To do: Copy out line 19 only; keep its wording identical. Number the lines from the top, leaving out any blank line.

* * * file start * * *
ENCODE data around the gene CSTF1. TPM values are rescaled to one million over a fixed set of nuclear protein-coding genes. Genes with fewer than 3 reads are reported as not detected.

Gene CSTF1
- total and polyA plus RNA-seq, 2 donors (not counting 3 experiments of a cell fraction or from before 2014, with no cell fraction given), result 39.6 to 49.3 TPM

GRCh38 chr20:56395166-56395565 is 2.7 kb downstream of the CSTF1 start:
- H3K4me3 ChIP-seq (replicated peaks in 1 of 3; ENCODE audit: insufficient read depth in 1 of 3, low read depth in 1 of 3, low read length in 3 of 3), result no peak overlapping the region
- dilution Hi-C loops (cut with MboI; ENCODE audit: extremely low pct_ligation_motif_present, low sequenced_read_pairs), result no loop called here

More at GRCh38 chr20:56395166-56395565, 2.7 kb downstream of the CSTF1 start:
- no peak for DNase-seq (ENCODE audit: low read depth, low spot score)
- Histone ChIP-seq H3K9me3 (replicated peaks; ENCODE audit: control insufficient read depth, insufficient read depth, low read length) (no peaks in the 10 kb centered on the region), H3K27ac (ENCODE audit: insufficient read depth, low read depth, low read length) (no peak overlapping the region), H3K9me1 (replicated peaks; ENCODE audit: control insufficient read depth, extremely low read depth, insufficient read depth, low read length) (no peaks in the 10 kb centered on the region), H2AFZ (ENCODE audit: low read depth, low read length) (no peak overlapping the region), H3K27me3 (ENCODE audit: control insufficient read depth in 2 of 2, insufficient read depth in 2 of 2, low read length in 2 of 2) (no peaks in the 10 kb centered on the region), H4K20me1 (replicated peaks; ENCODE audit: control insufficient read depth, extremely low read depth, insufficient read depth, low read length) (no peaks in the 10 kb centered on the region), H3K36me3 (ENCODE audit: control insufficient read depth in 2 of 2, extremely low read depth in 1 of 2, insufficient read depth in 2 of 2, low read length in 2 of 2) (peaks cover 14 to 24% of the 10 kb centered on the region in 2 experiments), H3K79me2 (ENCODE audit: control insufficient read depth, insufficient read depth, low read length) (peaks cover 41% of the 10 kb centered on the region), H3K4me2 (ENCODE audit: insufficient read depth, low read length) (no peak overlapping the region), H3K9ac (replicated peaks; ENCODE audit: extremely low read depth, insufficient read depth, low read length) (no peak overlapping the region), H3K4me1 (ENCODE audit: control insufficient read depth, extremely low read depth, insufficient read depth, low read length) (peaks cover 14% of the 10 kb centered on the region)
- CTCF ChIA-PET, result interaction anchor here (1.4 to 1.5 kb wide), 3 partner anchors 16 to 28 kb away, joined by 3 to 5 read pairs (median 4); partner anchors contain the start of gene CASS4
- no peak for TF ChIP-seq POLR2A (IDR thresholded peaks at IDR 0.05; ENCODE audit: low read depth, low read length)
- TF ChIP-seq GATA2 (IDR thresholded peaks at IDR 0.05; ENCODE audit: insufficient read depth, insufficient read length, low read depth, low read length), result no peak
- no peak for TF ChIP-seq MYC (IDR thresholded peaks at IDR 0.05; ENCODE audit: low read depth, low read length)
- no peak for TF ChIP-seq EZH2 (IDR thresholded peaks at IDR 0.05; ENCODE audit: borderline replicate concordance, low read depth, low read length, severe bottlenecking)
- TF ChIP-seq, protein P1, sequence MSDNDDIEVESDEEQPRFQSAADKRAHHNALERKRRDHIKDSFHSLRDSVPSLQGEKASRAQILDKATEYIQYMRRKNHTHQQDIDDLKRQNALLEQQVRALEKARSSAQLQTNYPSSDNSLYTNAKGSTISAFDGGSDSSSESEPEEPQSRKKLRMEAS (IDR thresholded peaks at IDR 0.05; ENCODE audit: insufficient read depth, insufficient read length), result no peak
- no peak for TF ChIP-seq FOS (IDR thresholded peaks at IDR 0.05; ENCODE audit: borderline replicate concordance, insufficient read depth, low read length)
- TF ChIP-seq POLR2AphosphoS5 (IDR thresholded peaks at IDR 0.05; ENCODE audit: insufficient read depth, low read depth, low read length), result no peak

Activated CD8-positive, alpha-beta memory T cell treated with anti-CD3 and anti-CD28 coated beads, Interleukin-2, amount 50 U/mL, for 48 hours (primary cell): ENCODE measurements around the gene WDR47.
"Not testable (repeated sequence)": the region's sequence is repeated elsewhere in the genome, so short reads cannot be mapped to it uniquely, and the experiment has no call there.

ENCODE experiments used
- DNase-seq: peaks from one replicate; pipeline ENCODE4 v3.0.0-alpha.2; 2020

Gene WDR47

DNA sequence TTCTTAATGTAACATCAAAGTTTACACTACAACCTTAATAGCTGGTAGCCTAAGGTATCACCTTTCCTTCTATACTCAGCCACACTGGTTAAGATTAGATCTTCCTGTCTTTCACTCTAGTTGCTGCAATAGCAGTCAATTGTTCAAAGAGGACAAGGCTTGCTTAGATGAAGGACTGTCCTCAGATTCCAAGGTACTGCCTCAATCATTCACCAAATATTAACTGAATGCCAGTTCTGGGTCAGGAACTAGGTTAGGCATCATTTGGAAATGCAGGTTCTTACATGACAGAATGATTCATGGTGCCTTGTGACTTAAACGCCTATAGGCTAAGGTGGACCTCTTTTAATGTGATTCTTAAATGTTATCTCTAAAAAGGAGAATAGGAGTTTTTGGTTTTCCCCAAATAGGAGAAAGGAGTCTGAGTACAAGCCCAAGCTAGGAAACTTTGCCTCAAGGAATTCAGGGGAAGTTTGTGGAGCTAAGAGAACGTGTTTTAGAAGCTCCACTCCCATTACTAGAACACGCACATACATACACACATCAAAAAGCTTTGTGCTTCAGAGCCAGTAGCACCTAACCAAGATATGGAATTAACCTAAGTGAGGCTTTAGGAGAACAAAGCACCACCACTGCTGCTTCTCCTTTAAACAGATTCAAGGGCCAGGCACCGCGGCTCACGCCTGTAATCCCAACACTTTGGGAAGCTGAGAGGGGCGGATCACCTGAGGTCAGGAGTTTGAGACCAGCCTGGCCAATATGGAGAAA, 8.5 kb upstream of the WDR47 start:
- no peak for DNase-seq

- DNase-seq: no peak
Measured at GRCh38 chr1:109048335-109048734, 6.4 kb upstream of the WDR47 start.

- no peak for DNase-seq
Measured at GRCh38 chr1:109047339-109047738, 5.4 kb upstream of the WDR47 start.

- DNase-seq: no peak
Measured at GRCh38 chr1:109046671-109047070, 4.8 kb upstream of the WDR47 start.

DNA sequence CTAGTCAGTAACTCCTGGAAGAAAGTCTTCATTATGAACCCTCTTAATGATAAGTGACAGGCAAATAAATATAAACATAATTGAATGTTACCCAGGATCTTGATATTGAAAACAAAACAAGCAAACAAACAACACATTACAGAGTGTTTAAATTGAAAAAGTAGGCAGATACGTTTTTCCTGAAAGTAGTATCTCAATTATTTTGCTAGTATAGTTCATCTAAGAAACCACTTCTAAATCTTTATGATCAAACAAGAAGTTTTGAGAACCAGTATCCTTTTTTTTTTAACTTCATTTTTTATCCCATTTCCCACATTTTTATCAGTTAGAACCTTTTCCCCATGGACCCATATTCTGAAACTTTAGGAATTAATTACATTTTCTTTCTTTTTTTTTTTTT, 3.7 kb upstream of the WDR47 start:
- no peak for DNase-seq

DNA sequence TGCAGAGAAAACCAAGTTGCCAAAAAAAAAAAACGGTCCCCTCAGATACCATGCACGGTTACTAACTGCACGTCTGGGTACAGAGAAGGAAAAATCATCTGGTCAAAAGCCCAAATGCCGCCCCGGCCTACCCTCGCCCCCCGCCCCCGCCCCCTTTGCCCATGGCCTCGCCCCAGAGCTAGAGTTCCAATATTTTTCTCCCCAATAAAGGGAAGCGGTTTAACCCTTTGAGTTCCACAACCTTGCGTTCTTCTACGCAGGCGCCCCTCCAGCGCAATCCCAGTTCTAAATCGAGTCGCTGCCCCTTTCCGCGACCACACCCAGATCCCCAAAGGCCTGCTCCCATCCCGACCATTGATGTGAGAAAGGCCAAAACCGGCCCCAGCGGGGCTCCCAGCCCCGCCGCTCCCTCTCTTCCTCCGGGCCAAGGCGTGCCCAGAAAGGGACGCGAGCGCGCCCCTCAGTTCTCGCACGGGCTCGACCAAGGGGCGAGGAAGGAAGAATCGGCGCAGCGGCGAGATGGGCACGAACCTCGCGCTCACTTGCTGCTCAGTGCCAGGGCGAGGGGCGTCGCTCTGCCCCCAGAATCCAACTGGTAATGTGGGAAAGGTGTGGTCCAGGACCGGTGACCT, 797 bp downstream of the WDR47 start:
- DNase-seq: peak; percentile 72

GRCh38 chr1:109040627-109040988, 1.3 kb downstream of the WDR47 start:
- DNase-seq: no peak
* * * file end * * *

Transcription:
"Not testable (repeated sequence)": the region's sequence is repeated elsewhere in the genome, so short reads cannot be mapped to it uniquely, and the experiment has no call there.